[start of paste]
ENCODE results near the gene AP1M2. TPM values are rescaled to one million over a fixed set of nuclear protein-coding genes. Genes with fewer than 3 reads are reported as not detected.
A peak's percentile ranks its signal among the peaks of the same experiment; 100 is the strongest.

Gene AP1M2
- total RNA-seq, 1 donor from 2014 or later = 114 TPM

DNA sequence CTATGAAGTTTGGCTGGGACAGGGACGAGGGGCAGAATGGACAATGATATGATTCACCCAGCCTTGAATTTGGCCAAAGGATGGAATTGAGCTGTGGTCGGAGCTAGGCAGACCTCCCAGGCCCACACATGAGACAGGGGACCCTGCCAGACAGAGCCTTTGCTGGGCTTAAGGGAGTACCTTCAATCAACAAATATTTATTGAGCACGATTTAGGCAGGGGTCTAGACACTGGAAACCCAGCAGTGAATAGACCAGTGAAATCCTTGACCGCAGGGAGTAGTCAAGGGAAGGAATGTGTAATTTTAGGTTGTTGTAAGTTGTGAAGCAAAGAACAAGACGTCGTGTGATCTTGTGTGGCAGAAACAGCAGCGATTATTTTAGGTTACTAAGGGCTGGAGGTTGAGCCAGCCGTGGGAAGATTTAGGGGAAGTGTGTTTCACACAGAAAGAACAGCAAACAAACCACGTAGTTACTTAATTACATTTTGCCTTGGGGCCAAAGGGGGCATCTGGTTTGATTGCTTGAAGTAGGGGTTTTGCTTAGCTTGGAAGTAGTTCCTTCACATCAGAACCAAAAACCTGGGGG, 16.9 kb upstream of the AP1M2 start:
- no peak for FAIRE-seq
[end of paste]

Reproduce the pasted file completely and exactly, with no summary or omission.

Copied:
ENCODE results near the gene AP1M2. TPM values are rescaled to one million over a fixed set of nuclear protein-coding genes. Genes with fewer than 3 reads are reported as not detected.
A peak's percentile ranks its signal among the peaks of the same experiment; 100 is the strongest.

Gene AP1M2
- total RNA-seq, 1 donor from 2014 or later = 114 TPM

DNA sequence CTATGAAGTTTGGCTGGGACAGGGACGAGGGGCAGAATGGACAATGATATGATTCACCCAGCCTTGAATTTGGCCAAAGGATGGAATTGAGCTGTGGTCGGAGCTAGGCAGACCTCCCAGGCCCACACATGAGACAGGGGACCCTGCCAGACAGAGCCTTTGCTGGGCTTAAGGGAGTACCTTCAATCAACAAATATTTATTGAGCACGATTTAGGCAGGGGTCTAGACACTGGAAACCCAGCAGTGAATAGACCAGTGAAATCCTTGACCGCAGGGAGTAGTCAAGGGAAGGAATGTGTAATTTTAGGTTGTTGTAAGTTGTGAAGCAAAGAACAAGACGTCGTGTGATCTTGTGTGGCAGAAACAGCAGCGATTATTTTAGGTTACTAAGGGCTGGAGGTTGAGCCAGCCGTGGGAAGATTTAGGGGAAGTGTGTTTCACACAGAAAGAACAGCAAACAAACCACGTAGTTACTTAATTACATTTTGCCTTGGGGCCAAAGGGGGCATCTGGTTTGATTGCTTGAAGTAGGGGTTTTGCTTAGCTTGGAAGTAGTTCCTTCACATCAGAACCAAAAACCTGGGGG, 16.9 kb upstream of the AP1M2 start:
- no peak for FAIRE-seq